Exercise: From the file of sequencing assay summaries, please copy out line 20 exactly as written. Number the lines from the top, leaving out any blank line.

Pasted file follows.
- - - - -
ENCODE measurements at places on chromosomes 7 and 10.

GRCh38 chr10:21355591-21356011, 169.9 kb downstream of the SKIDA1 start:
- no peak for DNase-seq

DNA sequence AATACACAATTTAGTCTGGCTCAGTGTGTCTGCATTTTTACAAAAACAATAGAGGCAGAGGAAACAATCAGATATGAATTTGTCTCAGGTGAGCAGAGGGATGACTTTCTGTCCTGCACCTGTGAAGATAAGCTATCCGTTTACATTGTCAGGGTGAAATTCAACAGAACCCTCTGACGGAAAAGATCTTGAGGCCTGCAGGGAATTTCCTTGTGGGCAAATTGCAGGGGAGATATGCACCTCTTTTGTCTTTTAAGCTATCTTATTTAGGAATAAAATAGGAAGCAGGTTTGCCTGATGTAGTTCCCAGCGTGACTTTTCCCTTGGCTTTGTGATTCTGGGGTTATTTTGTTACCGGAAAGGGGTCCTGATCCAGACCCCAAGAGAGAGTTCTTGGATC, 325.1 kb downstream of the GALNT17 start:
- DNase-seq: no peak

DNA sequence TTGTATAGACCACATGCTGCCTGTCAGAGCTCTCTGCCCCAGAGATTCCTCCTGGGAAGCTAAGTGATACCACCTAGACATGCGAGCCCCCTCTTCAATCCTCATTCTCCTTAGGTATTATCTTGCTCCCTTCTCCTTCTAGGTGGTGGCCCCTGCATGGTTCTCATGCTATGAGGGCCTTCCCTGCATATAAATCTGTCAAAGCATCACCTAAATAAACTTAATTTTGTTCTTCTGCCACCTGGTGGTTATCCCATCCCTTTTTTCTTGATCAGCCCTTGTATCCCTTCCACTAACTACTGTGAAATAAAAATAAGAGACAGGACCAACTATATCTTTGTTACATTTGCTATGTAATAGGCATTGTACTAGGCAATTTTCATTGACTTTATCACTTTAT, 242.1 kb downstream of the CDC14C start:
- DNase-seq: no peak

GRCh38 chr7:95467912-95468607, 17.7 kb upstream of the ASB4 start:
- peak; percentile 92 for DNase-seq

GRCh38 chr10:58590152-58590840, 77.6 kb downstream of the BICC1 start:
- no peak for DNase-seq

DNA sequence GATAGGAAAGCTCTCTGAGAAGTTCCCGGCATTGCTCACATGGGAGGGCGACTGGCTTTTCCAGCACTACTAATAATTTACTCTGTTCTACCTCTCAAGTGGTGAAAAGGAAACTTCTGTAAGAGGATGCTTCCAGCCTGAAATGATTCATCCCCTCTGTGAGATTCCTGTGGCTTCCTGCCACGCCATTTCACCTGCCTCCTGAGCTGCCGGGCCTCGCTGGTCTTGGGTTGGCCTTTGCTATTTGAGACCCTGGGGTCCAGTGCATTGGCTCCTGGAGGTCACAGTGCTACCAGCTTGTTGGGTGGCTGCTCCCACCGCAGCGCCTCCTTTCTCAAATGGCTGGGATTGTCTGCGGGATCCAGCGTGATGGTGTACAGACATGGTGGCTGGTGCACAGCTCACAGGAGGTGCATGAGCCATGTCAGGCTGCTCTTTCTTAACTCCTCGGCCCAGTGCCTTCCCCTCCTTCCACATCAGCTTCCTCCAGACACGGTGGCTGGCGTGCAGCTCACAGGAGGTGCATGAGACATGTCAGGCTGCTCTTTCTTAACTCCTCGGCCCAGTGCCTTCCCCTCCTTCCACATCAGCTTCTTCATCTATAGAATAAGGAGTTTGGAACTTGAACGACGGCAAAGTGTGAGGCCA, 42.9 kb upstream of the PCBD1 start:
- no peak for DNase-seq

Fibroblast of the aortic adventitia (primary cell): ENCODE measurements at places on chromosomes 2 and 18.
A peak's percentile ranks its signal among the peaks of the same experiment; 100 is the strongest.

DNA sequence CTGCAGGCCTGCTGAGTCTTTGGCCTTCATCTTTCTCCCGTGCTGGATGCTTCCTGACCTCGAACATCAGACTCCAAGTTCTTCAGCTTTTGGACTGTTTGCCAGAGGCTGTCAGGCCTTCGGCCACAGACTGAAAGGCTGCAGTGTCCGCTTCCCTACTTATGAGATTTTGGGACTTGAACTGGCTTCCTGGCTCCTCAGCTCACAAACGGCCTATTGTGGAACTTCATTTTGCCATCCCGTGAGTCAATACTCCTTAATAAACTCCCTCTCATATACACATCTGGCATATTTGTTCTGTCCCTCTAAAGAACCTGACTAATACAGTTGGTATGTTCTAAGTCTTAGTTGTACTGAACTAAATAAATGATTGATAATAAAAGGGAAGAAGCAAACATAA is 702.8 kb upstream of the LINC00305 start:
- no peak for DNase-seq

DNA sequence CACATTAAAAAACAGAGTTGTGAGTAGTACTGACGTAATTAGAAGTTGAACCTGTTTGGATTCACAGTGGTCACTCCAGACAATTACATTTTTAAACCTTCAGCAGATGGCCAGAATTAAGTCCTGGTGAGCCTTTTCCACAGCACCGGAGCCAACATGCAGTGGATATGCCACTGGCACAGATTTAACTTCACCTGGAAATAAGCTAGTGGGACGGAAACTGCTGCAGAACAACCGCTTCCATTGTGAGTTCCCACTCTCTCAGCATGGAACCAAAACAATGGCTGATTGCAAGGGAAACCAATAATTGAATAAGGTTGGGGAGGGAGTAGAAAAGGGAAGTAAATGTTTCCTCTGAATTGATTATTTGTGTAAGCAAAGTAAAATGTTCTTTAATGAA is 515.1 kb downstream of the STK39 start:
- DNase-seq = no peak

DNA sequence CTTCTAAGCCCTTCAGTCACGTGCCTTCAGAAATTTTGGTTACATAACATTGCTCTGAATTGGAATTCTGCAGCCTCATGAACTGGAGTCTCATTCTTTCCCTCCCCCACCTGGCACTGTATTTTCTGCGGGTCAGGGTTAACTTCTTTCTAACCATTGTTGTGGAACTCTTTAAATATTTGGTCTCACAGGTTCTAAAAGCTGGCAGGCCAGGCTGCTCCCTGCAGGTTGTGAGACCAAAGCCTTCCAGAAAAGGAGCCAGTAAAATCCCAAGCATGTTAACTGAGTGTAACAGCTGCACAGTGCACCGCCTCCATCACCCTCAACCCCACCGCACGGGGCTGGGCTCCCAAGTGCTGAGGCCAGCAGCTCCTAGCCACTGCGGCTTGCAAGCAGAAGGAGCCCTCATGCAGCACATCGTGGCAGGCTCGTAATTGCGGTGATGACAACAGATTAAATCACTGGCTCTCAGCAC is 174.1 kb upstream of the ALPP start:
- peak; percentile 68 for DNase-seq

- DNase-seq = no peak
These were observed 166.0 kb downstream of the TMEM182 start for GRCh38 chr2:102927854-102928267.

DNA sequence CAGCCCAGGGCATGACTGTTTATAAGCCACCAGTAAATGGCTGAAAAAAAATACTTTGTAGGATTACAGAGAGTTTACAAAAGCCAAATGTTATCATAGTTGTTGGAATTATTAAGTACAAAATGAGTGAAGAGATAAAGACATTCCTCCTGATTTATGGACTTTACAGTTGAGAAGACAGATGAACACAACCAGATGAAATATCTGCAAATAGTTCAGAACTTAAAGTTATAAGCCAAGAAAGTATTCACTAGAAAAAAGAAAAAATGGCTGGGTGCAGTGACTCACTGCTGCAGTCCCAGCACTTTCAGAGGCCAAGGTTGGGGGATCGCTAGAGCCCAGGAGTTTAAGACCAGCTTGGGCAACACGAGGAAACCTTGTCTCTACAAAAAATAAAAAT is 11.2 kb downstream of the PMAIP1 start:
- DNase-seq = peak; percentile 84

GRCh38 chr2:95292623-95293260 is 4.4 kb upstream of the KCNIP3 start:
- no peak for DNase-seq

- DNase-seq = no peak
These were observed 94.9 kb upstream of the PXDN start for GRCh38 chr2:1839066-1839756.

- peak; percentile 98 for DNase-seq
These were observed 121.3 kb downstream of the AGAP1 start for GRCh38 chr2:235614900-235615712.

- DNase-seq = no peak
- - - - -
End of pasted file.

DNA sequence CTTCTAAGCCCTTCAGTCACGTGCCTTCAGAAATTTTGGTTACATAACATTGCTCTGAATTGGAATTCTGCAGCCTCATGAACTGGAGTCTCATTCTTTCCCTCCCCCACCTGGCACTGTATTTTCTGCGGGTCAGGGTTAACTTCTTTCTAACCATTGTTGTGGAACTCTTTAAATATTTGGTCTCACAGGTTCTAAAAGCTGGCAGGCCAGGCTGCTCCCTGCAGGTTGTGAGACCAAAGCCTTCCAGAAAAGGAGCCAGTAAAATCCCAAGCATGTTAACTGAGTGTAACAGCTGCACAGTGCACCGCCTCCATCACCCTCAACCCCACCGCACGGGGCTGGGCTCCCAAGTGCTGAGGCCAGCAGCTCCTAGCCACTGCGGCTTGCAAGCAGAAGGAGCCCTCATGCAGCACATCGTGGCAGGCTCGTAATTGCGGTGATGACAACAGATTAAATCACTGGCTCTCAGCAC is 174.1 kb upstream of the ALPP start: